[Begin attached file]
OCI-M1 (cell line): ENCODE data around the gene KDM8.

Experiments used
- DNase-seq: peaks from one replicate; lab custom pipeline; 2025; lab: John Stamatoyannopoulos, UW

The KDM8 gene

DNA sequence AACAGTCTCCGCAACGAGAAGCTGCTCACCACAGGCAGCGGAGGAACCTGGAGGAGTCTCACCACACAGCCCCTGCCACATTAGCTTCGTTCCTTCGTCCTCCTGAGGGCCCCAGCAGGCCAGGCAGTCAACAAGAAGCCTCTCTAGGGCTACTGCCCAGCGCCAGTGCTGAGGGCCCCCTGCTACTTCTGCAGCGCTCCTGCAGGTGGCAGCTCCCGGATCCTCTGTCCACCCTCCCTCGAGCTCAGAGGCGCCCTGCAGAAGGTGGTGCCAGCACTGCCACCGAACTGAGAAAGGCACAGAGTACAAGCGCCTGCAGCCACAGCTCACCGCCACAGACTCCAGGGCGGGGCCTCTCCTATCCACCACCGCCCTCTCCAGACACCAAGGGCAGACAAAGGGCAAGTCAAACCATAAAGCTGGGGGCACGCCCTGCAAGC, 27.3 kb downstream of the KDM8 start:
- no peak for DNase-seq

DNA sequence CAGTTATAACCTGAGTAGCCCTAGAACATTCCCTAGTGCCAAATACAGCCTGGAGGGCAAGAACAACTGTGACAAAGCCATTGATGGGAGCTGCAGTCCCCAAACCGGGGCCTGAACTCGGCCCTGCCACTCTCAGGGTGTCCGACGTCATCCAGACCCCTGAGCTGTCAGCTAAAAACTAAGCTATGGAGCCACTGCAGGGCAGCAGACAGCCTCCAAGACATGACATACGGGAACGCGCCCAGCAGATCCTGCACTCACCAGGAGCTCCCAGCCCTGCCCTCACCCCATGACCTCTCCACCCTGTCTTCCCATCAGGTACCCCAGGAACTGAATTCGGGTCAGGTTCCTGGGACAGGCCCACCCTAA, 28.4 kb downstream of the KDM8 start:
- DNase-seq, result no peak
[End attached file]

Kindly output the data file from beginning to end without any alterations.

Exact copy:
OCI-M1 (cell line): ENCODE data around the gene KDM8.

Experiments used
- DNase-seq: peaks from one replicate; lab custom pipeline; 2025; lab: John Stamatoyannopoulos, UW

The KDM8 gene

DNA sequence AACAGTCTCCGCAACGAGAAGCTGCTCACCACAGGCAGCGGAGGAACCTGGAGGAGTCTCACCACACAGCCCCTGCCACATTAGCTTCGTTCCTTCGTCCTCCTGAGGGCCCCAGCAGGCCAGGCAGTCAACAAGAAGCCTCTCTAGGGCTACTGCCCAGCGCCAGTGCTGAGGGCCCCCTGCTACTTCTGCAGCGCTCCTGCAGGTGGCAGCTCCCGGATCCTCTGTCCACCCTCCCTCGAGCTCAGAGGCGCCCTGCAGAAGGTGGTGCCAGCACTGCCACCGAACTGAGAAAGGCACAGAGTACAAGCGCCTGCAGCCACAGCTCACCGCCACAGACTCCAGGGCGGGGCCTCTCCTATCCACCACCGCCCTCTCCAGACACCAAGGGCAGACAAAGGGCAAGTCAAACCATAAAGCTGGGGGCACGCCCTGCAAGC, 27.3 kb downstream of the KDM8 start:
- no peak for DNase-seq

DNA sequence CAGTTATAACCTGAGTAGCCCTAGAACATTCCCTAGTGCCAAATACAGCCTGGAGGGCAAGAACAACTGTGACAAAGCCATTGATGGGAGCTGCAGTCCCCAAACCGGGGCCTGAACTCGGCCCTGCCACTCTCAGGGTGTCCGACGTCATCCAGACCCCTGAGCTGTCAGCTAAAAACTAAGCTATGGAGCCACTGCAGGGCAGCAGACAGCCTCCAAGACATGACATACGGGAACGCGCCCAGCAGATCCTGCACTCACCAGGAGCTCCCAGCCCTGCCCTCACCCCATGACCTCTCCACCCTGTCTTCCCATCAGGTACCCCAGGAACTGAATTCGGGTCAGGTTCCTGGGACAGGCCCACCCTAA, 28.4 kb downstream of the KDM8 start:
- DNase-seq, result no peak